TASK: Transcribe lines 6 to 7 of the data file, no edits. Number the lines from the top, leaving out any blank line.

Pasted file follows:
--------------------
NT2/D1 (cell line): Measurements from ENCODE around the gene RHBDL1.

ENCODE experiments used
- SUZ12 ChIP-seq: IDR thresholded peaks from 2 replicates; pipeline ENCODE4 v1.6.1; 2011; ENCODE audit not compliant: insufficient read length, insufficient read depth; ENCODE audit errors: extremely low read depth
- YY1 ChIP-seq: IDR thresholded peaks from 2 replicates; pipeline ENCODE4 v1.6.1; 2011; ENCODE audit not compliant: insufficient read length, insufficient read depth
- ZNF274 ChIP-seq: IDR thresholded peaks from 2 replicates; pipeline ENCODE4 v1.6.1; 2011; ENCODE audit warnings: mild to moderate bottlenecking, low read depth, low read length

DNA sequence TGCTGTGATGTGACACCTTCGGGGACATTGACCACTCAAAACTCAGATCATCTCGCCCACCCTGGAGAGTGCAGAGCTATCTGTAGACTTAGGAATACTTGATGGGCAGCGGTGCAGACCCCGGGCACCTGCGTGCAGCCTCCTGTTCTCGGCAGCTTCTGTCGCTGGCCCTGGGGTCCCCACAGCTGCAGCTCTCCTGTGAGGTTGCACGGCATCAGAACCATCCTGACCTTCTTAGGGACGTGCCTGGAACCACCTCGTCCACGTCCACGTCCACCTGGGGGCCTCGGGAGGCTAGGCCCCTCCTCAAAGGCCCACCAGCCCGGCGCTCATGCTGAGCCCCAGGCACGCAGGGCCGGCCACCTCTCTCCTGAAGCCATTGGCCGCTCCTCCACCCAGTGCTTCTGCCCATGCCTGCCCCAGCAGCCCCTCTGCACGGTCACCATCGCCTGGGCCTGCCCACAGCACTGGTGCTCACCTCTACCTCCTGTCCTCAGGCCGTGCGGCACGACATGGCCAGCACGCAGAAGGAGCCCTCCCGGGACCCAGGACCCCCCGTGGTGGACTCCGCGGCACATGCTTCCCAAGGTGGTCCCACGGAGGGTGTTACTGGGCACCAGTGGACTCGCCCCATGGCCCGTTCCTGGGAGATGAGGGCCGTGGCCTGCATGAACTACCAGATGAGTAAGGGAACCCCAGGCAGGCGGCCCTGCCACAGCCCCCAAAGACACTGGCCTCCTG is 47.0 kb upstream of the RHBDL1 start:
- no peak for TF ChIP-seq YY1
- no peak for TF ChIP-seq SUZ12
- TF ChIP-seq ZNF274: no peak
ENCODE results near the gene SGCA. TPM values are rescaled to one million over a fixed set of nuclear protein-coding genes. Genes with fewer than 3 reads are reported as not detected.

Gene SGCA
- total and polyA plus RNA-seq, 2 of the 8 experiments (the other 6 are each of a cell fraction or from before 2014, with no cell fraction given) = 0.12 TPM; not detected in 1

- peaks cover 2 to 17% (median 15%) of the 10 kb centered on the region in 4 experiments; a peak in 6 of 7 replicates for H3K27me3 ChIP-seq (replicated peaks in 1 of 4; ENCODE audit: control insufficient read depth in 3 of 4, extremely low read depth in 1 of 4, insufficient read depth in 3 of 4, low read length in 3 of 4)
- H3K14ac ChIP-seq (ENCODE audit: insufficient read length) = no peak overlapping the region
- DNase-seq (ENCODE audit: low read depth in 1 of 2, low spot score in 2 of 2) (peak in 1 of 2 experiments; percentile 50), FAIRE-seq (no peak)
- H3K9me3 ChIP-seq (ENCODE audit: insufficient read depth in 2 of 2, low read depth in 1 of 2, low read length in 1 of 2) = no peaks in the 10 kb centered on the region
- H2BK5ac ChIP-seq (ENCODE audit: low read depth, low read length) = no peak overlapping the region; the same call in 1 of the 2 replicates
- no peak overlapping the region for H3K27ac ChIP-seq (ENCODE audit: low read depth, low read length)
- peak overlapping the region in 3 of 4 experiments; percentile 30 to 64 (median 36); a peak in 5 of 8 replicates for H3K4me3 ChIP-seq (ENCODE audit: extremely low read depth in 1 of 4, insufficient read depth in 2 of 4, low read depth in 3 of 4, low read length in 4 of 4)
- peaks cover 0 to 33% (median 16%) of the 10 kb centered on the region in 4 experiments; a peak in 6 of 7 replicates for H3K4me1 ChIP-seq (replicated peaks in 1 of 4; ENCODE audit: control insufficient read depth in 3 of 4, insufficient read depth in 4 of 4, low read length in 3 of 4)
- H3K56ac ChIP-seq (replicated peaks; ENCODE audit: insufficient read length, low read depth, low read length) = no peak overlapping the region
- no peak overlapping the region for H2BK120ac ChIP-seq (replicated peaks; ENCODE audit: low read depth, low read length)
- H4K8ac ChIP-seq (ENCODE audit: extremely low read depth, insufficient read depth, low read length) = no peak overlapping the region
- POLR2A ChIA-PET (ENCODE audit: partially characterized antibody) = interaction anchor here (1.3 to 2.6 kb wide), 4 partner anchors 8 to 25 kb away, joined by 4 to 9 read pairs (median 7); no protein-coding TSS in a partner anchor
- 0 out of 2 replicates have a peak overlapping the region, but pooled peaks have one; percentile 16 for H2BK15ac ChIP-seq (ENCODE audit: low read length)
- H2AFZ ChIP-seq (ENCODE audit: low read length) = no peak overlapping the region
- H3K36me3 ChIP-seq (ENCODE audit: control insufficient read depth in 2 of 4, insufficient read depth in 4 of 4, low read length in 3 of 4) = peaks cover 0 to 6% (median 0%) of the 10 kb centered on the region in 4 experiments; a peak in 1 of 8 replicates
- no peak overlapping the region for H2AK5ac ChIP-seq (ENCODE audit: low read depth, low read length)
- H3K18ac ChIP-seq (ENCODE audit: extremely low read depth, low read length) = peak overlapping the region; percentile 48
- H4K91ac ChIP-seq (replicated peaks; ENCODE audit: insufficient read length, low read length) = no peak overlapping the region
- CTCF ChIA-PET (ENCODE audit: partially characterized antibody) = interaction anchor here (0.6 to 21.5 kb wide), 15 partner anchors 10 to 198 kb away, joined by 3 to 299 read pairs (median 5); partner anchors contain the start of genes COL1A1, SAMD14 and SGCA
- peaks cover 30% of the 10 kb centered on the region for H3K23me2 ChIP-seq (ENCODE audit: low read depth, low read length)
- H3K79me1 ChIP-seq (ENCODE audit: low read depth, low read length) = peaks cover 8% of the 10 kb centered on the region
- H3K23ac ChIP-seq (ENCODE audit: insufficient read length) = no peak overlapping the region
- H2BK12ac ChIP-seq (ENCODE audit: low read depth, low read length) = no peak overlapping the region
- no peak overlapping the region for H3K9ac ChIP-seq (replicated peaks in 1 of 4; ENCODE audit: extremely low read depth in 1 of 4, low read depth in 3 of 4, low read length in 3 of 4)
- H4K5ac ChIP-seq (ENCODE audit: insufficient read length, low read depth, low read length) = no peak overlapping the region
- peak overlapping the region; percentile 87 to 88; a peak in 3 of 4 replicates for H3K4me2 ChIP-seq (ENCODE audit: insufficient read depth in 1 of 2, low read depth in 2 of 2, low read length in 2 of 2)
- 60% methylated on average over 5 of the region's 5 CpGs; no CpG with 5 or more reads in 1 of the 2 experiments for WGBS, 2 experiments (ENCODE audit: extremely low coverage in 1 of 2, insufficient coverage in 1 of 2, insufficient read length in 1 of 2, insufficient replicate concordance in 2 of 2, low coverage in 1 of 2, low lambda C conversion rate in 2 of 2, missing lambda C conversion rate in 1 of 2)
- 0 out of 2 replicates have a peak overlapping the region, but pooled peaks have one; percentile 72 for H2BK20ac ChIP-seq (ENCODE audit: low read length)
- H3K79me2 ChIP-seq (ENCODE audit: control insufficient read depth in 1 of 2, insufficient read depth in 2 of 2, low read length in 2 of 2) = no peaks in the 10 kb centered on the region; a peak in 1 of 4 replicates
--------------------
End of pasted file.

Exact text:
DNA sequence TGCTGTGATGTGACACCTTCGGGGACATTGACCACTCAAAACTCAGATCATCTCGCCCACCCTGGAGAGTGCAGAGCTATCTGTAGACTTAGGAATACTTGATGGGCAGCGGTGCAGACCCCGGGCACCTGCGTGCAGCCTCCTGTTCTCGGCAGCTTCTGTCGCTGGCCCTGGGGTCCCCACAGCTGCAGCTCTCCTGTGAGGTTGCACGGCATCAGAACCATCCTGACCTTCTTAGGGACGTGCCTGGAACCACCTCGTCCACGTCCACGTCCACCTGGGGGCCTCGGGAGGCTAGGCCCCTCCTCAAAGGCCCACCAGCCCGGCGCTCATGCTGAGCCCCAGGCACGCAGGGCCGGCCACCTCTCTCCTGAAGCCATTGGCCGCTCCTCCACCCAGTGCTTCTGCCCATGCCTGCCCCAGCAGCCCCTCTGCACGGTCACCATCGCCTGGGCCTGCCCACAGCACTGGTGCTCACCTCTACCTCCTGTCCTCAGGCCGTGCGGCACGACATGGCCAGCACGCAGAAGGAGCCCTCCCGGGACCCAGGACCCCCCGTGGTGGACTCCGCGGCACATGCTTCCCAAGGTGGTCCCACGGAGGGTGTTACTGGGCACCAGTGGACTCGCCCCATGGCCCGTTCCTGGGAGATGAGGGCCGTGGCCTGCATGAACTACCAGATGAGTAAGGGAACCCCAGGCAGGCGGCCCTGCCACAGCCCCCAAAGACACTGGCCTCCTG is 47.0 kb upstream of the RHBDL1 start:
- no peak for TF ChIP-seq YY1